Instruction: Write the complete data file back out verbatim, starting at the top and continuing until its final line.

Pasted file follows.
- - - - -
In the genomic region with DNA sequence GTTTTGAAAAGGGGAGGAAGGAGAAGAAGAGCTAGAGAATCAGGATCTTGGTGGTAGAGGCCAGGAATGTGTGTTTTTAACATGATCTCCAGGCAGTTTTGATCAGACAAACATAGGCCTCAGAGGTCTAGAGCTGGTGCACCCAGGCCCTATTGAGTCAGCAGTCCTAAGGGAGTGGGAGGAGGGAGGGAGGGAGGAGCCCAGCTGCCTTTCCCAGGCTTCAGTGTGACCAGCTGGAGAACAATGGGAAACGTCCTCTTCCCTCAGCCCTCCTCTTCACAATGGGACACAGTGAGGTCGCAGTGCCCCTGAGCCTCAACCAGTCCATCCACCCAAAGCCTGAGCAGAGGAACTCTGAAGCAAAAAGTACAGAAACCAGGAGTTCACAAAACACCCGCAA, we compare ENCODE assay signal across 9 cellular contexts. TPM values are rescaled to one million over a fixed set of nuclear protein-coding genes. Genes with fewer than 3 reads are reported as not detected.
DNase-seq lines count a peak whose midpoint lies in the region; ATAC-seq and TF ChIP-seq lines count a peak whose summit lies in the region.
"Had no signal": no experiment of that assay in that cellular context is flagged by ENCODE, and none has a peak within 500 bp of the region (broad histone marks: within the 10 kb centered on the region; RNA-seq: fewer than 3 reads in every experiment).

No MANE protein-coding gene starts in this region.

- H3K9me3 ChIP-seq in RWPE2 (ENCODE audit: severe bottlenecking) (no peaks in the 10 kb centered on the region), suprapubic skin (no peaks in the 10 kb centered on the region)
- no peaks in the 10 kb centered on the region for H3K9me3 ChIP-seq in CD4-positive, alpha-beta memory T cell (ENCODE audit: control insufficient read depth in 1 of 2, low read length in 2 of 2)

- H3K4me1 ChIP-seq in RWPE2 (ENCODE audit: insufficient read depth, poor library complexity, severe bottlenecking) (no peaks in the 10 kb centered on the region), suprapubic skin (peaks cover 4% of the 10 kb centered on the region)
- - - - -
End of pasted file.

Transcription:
In the genomic region with DNA sequence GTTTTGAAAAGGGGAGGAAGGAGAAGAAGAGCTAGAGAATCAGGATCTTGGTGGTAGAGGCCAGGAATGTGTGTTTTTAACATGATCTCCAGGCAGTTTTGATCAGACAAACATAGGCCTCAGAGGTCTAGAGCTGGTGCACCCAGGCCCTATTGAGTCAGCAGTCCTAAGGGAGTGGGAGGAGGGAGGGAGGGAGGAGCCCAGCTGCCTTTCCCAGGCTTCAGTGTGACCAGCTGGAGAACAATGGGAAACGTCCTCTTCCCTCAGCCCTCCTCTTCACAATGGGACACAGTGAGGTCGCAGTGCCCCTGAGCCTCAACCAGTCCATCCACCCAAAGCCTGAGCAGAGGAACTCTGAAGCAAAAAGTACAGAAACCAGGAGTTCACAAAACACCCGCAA, we compare ENCODE assay signal across 9 cellular contexts. TPM values are rescaled to one million over a fixed set of nuclear protein-coding genes. Genes with fewer than 3 reads are reported as not detected.
DNase-seq lines count a peak whose midpoint lies in the region; ATAC-seq and TF ChIP-seq lines count a peak whose summit lies in the region.
"Had no signal": no experiment of that assay in that cellular context is flagged by ENCODE, and none has a peak within 500 bp of the region (broad histone marks: within the 10 kb centered on the region; RNA-seq: fewer than 3 reads in every experiment).

No MANE protein-coding gene starts in this region.

- H3K9me3 ChIP-seq in RWPE2 (ENCODE audit: severe bottlenecking) (no peaks in the 10 kb centered on the region), suprapubic skin (no peaks in the 10 kb centered on the region)
- no peaks in the 10 kb centered on the region for H3K9me3 ChIP-seq in CD4-positive, alpha-beta memory T cell (ENCODE audit: control insufficient read depth in 1 of 2, low read length in 2 of 2)

- H3K4me1 ChIP-seq in RWPE2 (ENCODE audit: insufficient read depth, poor library complexity, severe bottlenecking) (no peaks in the 10 kb centered on the region), suprapubic skin (peaks cover 4% of the 10 kb centered on the region)